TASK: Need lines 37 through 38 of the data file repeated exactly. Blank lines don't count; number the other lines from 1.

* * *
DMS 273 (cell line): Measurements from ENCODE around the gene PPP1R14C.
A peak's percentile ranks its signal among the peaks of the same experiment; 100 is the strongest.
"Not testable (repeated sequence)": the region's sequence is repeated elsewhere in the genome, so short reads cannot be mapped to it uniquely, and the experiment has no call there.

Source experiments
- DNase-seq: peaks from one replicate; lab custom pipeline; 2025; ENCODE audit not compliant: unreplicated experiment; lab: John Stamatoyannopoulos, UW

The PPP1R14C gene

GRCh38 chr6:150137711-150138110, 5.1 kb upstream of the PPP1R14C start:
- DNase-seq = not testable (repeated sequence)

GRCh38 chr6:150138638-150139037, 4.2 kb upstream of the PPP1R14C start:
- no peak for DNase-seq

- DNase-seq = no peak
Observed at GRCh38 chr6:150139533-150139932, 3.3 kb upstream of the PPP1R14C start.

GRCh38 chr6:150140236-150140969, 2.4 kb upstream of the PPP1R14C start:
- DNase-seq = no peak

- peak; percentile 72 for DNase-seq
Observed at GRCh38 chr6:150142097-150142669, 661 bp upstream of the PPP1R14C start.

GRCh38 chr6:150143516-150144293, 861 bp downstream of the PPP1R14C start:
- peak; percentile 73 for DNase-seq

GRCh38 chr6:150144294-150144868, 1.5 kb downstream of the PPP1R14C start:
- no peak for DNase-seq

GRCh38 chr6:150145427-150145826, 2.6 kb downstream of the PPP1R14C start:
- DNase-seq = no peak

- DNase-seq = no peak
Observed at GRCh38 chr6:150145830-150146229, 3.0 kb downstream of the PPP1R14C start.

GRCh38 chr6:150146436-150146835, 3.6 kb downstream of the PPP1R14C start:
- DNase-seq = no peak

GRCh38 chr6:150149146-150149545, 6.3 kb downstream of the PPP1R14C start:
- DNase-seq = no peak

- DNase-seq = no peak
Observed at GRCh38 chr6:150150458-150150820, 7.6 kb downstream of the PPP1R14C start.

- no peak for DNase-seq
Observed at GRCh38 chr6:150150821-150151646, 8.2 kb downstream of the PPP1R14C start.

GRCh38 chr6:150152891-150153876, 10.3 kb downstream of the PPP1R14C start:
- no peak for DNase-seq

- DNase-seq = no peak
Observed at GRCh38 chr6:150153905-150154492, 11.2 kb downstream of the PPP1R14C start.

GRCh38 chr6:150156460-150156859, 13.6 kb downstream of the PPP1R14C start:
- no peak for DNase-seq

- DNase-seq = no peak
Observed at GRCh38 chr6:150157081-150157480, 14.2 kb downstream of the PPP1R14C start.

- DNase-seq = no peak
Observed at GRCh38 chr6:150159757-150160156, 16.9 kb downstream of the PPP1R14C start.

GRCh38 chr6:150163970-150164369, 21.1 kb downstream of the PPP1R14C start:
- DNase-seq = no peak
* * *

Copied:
GRCh38 chr6:150156460-150156859, 13.6 kb downstream of the PPP1R14C start:
- no peak for DNase-seq